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The discovery of the majorana particle in 2012 at TU Delft made Professor Leo Kouwenhoven somewhat of a celebrity. (Photo: Sam Rentmeester)
The discovery of the majorana particle in 2012 at TU Delft made Professor Leo Kouwenhoven somewhat of a celebrity. (Photo: Sam Rentmeester)

The TU Delft QuTech Quantum Computing research group has raised the alarm. Its conclusions on majorana particles in a Nature article two years ago may not be right.

Majorana trilogy completed, was the headline of a press release TU Delft issued in March 2018. The press release stated that QuTech researchers finally found definitive proof that majorana exists, paving the way for majorana quantum bits.

Since the breakthrough discovery of the majorana particle in 2012 at TU Delft, which made TU Delft researcher Professor Leo Kouwenhoven somewhat of a celebrity, the team at QuTech, headed by Kouwenhoven, has worked hard to prove even more convincingly that the particle exists.
The first experiment in 2012 still left some room for doubt. In the years that followed, researchers improved the theory, materials and the experimental fabrications. Understandably so, because the elusive majorana particle may be the key to very fast and powerful quantum computers. Their unique physical characteristics are thought to make majorana particles much more stable than the majority of other qubits.

Repetitions of the experiments have not always yielded the same results

In 2018 the researchers found the tell-tale signature of quantised conductance, definitely proving that majorana exist, or so they presumed. Their findings were published in Nature, prompting the Majorana trilogy completed press release. But it now seems the researchers were cheering prematurely. Repetitions of the experiments have not always yielded the same results. The TU Delft researchers alerted the editors of Nature ‘to potential problems in the manner in which the raw data in this Letter have been processed, and these will have an impact on the conclusions that can be reliably drawn’.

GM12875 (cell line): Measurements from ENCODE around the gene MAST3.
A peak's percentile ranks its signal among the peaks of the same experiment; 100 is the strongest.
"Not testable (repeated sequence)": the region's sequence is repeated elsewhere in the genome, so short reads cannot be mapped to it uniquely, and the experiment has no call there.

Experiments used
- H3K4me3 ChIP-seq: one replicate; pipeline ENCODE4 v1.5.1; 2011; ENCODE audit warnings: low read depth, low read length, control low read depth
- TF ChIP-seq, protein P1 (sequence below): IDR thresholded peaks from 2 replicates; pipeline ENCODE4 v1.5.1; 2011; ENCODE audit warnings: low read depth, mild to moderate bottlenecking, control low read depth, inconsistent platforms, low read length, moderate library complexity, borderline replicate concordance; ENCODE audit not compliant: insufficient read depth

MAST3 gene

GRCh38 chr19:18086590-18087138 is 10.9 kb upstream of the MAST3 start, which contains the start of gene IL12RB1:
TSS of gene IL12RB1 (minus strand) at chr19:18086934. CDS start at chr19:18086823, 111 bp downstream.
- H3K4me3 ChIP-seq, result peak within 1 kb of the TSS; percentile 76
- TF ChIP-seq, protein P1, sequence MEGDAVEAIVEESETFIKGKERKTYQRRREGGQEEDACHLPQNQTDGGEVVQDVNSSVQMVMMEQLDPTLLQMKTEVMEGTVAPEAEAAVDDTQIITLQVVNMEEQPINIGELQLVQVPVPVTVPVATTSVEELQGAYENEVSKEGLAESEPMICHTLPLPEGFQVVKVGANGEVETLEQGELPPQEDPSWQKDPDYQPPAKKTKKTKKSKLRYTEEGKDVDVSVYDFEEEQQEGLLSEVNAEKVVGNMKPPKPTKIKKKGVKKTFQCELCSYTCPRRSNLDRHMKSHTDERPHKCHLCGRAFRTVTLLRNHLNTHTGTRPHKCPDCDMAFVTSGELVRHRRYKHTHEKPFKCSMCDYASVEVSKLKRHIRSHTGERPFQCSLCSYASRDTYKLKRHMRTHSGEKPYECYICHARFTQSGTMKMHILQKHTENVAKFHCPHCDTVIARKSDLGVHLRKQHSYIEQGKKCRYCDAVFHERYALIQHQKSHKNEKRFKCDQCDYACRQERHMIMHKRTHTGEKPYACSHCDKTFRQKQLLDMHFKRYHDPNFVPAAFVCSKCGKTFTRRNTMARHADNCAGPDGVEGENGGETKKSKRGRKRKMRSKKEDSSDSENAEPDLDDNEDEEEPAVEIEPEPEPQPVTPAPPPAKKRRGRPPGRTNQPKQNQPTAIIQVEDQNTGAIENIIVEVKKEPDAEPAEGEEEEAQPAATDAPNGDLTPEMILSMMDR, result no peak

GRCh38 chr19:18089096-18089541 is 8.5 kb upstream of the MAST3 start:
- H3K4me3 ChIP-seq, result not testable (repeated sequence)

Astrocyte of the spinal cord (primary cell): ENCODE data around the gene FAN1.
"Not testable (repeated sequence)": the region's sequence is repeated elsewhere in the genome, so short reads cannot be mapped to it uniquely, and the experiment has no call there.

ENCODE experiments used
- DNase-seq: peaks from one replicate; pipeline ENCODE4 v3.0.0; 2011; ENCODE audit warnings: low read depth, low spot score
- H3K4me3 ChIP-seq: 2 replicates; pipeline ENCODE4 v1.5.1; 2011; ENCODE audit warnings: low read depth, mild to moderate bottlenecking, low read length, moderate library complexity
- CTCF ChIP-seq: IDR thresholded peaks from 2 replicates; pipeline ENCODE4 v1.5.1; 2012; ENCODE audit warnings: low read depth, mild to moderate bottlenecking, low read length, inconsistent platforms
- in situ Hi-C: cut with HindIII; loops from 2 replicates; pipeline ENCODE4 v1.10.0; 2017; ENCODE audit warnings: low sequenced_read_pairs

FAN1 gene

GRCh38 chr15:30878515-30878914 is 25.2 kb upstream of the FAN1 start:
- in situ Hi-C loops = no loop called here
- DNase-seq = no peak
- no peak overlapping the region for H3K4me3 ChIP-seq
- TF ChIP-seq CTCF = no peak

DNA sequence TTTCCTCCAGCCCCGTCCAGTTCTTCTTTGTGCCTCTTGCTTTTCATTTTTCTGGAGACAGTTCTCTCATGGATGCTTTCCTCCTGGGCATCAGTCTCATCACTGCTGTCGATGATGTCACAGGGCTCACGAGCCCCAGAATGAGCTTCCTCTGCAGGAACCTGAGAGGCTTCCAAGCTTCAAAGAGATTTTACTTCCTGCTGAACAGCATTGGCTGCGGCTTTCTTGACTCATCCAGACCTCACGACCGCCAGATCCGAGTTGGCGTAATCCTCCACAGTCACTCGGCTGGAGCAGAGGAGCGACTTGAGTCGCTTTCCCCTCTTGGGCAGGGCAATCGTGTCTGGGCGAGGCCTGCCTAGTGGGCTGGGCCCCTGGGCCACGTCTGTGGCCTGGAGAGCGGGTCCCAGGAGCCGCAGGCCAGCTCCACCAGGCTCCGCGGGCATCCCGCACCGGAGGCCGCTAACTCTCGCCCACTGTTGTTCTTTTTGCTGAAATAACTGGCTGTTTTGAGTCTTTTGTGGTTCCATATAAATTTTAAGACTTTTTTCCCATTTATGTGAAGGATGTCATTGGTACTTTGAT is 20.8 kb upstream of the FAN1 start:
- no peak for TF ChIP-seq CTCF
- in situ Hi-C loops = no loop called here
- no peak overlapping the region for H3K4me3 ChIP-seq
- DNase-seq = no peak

Kouwenhoven doesn’t want to elaborate on the details yet, he told the Dutch newspaper Volkskrant. The new results have been re-submitted to Nature and will probably be published in June. From that point on he will be free to comment. According to Kouwenhoven, there are no doubts about the earlier work on majorana particles. Delta called QuTech, but did not succeed in speaking with Kouwenhoven nor a communication officer at this point.

Update 16-05-2020

A TU Delft Communication Officer told Delta that the TU Delft Research Integrity Committee is investigating whether the research, data analysis and writing of the publication were executed in accordance with the applicable guidelines.

The faculty of Applied Sciences and the head of research of QuTech alerted the committee in early March about irregularities in the paper. The Communication Officer could not as yet say when the results of the investigation are expected. She told Delta that it is customary for the Committee to call upon outside experts.

QuTech published this press release about the issue.

 

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